I thought I understood how Spring deals with prototype-scope beans: when injected into another bean as a dependency, or explicitly retrieved from a
getBean, a new instance is always created. Thus, when injected as a dependency the prototype bean effectively shares the same lifecycle as the bean it’s injected into (except that destroy listeners aren’t called).
That’s correct if scoped proxies aren’t being used, but is not correct if they are. If scoped proxies are enabled, a scoped proxy is instead injected, and a new instance of the prototype bean is created every time the proxy is accessed! I don’t see that behavior discussed in the Spring docs. It seems like it fulfils the goals of method injection in an easier fashion.
While that behavior might be useful at times, it seems a rather subtle way to enable it. If explicitly declaring the
proxyMode when declaring bean scope, it’s obvious enough, but if declaring the type of scoped proxies you want across the system using
scopedProxy on a
@ComponentScan annotation (or
scoped-proxy on a
<context:component-scan> tag), this drastically changes the behavior of all prototype-scope beans it picks up.
Perhaps the best practice is to always explicitly declare a
proxyMode attribute on all
@Scope("prototype") annotations, to make the decision explicit.
The Spring Framework for Java supports an
@Async annotation which specifies that the annotated method should be run asynchronously in a background thread. (See here for details.)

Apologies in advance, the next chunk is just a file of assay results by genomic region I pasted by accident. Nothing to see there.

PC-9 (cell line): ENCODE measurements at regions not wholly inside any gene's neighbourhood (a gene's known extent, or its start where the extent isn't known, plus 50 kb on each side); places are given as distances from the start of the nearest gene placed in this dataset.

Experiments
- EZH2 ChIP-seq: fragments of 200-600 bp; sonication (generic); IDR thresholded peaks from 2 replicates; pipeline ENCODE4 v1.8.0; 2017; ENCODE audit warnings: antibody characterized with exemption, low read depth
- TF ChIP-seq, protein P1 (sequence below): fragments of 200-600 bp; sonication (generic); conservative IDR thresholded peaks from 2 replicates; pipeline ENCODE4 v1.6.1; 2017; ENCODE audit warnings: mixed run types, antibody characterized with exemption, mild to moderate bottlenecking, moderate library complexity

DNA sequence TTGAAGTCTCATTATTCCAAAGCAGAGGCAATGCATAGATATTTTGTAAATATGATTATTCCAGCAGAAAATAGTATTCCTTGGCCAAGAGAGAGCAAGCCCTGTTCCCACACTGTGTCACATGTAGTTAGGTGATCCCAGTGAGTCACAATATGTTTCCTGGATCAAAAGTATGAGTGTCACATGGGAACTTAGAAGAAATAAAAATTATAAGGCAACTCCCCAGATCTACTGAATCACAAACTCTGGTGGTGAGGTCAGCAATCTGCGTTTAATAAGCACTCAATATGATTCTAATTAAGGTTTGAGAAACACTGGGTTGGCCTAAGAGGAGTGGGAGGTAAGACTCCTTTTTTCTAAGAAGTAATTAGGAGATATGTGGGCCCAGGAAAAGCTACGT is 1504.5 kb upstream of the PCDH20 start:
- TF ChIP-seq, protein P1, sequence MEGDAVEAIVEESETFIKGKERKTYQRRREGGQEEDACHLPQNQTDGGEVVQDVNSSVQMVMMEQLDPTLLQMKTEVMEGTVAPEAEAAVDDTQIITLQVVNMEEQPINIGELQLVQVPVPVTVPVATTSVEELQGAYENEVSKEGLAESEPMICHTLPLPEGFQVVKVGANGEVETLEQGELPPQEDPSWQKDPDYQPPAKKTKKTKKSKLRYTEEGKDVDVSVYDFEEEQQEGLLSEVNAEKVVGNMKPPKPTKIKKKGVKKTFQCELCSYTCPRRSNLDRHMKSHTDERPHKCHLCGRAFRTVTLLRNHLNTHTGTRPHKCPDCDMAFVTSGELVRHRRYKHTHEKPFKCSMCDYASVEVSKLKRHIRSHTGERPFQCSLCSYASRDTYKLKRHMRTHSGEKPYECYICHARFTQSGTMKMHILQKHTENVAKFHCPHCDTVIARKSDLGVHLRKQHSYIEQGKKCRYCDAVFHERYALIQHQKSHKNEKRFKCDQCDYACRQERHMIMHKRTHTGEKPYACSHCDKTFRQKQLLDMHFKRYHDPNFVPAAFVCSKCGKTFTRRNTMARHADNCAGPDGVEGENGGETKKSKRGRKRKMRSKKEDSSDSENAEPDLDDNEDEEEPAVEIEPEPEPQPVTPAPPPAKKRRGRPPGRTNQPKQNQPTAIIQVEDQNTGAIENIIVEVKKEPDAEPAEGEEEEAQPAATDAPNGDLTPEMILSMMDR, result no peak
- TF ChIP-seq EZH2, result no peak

The docs did not [obviously] point out some important notes around usage of this annotation with interface-based proxying. After spending some time stepping through Spring code, I discovered the following:
When Using Interface-Based Proxying, Classes with
@Async Methods Require Interfaces
Support for the
@Async annotation is implemented using a Spring dynamic proxy. When Spring is configured to use interface-based proxies (as opposed to CGLib proxies), in order for a bean to have dynamic proxy:
- it must implement an interface, and
- you must inject the bean into dependent classes referencing the interface rather than the concrete class.
The same rules apply when using scoped beans. However, if you don’t fulfill the requirements in that case, you get an error at startup. With
@Async-tagged methods, I don’t see any warning in the log, and it will simply not run the method asynchronously.
@Async Annotations Specifying an Executor Must Be On the Interface
If you specify an explicit executor to use in the value of the
@Async annotation (e.g.,
@Async("myCustomExecutor")), the annotation must be on the interface method definition, not on the concrete method implementation.
If you put the annotation on the concrete method implementation, it will be run asynchronously. However, it will always use the default executor. This is because the code to determine the executor to use (in
org.springframework.aop.interceptor.AsyncExecutionAspectSupport.determineAsyncExecutor(Method)) is looking for annotations on the method and class being referenced by the caller, which is always going to be the interface method due to the rules in the previous section.